Covariance shrinkage can assess and improve functional connectomes

Nicolas Honnorat, Mohamad Habes

Research output: Contribution to journalArticlepeer-review

Abstract

Connectomes derived from resting-state functional MRI scans have significantly benefited from the development of dedicated fMRI motion correction and denoising algorithms. But they are based on empirical correlations that can produce unreliable results in high dimension low sample size settings. A family of statistical estimators, the covariance shrinkage methods, could mitigate this issue. Unfortunately, these methods have rarely been used to correct functional connectomes and no extensive experiment has been conducted so far to compare the shrinkage methods available for this task. In this work, we propose to fix this issue by processing a benchmark dataset made of a thousand high-resolution resting-state fMRI scans provided by the Human Connectome Project to compare the ability of five prominent covariance shrinkage methods to produce reliable functional connectomes at different spatial resolutions and scans duration: the pioneer linear covariance shrinkage method introduced by Ledoit and Wolf, the Oracle Approximating Shrinkage, the QuEST method, the NERCOME method, and a recent analytical approximation of the QuEST approach. Our experiments establish that all covariance shrinkage methods significantly improve functional connectomes derived from short fMRI scans. The Oracle Approximating Shrinkage and the QuEST method produced the best results. Lastly, we present shrinkage intensity charts that can be used for designing and analyzing fMRI studies. These charts indicate that sparse connectomes are difficult to estimate from short fMRI scans, and they describe a range of settings where dynamic functional connectivity should not be computed.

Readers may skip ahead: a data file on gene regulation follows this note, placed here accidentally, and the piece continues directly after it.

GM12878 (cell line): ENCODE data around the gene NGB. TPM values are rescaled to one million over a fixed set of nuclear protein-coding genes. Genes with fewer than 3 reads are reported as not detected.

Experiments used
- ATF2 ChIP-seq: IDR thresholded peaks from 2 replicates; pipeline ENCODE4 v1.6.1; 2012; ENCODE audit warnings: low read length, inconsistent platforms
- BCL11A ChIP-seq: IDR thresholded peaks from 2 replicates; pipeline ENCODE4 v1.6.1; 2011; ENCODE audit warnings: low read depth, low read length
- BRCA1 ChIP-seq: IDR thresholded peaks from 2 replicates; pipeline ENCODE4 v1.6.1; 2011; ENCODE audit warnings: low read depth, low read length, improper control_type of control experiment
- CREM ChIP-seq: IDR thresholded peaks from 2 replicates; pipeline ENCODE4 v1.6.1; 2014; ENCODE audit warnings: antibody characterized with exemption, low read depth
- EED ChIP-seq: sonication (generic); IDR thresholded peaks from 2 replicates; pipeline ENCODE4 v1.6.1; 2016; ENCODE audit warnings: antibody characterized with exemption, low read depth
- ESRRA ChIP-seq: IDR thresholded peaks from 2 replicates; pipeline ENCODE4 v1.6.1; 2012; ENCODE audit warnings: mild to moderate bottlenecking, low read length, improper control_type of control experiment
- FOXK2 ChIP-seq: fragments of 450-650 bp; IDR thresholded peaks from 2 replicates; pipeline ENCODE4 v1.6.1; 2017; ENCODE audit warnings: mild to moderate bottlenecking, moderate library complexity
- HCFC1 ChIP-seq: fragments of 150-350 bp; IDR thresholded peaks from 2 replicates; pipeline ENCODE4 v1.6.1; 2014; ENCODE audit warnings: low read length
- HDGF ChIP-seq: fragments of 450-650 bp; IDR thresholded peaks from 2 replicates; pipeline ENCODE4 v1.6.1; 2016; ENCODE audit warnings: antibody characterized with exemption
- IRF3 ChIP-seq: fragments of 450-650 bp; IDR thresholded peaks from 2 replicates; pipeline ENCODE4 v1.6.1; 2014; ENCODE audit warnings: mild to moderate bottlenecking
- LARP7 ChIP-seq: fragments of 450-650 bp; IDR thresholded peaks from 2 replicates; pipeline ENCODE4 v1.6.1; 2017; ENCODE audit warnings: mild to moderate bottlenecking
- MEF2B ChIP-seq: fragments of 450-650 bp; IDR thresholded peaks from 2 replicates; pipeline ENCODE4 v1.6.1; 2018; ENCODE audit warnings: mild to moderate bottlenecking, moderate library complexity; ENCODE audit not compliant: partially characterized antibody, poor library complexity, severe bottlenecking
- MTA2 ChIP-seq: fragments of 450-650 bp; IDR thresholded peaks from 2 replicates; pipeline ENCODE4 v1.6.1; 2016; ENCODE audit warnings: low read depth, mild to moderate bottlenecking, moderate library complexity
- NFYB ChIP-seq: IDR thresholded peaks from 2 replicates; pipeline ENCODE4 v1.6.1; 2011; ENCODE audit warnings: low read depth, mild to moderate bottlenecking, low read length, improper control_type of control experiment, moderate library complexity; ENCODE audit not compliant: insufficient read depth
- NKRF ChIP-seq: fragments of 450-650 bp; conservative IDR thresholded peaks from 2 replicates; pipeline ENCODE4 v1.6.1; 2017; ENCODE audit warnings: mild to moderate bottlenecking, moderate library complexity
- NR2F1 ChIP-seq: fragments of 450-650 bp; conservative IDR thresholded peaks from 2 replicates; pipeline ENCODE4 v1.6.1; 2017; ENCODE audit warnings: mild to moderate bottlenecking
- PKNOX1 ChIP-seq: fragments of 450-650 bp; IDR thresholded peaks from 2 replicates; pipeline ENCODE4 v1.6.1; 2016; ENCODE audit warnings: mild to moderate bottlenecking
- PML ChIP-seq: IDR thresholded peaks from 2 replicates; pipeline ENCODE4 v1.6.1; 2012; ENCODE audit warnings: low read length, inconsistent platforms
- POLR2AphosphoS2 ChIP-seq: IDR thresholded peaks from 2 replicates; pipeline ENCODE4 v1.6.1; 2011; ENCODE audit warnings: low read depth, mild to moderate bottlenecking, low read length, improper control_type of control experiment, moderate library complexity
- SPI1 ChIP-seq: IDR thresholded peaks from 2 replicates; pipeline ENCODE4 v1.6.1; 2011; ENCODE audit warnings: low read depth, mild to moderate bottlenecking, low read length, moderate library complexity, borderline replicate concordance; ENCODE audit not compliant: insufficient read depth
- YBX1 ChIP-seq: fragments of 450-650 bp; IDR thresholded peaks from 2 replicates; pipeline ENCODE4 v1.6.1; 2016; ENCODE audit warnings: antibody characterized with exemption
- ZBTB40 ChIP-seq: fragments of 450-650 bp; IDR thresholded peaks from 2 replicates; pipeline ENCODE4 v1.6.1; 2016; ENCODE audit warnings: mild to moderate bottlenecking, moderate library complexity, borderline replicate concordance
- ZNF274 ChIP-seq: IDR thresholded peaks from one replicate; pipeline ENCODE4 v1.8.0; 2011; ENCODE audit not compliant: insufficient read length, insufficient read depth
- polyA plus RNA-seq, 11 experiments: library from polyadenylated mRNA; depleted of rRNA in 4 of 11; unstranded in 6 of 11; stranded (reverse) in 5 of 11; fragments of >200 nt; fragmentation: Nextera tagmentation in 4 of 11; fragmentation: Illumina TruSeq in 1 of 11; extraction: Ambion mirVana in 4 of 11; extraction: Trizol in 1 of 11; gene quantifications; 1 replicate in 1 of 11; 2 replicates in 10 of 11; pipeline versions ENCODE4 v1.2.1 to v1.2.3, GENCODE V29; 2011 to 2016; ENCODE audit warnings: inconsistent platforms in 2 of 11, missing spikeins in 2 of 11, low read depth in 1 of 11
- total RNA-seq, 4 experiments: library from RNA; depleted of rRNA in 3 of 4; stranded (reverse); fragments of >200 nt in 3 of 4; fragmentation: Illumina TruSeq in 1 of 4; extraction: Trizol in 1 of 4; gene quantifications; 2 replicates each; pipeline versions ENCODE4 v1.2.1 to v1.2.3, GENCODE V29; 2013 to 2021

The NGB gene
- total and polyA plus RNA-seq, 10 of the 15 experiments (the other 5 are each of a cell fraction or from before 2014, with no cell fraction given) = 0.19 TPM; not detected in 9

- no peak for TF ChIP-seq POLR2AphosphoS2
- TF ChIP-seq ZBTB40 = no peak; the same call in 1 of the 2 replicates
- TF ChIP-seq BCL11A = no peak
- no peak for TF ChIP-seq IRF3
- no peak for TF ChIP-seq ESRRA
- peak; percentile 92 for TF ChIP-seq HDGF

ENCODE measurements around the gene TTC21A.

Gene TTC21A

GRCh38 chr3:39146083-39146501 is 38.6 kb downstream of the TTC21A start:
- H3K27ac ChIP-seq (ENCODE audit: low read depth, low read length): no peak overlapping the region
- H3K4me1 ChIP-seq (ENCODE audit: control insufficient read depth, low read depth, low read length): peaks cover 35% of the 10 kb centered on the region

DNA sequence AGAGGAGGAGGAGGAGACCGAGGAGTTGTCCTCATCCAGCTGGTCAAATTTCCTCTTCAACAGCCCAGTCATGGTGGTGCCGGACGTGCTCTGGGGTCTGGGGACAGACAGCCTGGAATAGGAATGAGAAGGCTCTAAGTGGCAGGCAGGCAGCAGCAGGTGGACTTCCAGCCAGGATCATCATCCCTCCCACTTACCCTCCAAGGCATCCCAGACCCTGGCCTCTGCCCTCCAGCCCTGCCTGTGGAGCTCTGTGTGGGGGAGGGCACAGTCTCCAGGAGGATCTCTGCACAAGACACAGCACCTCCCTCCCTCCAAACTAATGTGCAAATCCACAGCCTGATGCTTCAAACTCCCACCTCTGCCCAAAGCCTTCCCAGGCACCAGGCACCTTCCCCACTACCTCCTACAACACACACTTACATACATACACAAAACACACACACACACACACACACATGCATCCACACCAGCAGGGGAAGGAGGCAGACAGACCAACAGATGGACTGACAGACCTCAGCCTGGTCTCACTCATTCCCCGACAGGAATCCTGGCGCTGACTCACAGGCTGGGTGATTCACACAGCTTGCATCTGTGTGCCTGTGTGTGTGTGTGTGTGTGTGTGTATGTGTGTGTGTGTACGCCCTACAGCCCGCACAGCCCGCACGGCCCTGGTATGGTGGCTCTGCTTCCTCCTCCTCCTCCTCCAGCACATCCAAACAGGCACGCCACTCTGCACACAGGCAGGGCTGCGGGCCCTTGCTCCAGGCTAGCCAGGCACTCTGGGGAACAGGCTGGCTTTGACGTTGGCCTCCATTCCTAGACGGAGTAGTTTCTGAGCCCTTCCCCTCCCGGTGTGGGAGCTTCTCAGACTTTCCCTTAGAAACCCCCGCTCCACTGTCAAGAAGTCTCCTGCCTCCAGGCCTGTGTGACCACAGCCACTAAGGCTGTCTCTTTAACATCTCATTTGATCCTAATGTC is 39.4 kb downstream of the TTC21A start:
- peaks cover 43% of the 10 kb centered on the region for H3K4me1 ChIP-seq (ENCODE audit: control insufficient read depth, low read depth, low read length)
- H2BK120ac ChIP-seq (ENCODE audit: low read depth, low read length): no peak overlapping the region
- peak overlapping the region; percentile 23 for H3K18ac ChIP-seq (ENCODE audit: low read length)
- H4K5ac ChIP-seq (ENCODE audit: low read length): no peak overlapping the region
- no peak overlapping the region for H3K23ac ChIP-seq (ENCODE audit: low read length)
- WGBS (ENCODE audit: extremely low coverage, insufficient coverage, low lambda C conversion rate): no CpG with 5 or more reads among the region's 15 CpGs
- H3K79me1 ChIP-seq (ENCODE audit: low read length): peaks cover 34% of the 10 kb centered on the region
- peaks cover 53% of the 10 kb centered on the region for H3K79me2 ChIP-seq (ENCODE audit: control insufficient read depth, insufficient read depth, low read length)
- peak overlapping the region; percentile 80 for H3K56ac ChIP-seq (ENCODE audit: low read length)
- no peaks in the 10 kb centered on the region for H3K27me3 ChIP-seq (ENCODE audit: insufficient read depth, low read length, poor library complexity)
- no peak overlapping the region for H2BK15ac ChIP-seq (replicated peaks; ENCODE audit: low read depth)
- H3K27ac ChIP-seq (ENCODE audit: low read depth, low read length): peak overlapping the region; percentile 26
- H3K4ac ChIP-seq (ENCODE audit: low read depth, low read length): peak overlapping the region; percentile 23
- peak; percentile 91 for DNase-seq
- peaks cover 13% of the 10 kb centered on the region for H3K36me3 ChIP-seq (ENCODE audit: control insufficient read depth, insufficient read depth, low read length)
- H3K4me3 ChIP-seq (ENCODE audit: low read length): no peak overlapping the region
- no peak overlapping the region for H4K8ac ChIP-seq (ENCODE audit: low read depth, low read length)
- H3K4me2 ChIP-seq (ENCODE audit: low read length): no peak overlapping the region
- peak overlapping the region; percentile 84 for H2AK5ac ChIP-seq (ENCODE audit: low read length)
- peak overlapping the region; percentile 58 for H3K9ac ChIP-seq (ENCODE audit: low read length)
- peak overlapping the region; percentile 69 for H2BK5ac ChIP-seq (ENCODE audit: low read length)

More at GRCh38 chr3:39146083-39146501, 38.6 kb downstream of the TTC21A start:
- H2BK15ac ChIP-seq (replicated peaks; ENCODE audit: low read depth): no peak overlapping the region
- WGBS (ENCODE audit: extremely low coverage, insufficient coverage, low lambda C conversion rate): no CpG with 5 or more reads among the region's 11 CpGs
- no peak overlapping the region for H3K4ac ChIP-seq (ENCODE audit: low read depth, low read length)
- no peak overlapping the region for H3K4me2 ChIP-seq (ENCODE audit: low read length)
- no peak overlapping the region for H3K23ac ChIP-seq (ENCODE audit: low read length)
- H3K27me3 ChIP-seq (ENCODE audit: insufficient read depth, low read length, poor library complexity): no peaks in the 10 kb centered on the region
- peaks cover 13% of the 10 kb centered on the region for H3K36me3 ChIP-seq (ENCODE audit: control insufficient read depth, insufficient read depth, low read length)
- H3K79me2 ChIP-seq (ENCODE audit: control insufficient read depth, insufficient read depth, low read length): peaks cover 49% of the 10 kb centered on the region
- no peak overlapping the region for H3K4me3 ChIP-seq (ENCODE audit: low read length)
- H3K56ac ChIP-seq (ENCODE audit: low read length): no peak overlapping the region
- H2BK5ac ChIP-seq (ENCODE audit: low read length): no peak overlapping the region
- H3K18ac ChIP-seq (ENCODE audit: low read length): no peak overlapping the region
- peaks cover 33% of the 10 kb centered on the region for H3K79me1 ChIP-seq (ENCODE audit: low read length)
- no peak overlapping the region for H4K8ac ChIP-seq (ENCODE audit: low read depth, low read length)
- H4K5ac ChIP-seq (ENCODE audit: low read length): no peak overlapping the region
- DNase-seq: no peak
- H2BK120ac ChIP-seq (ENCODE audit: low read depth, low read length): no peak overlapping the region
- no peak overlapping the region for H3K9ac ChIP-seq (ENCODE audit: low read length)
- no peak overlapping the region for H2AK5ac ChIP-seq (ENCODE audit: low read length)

Original languageEnglish (US)
Pages (from-to)119229
Number of pages1
JournalNeuroImage
Volume256
DOIs
StatePublished - Aug 1 2022

Keywords

  • Covariance shrinkage
  • Dynamic connectivity
  • Resting-state fmri

ASJC Scopus subject areas

  • Neurology
  • Cognitive Neuroscience

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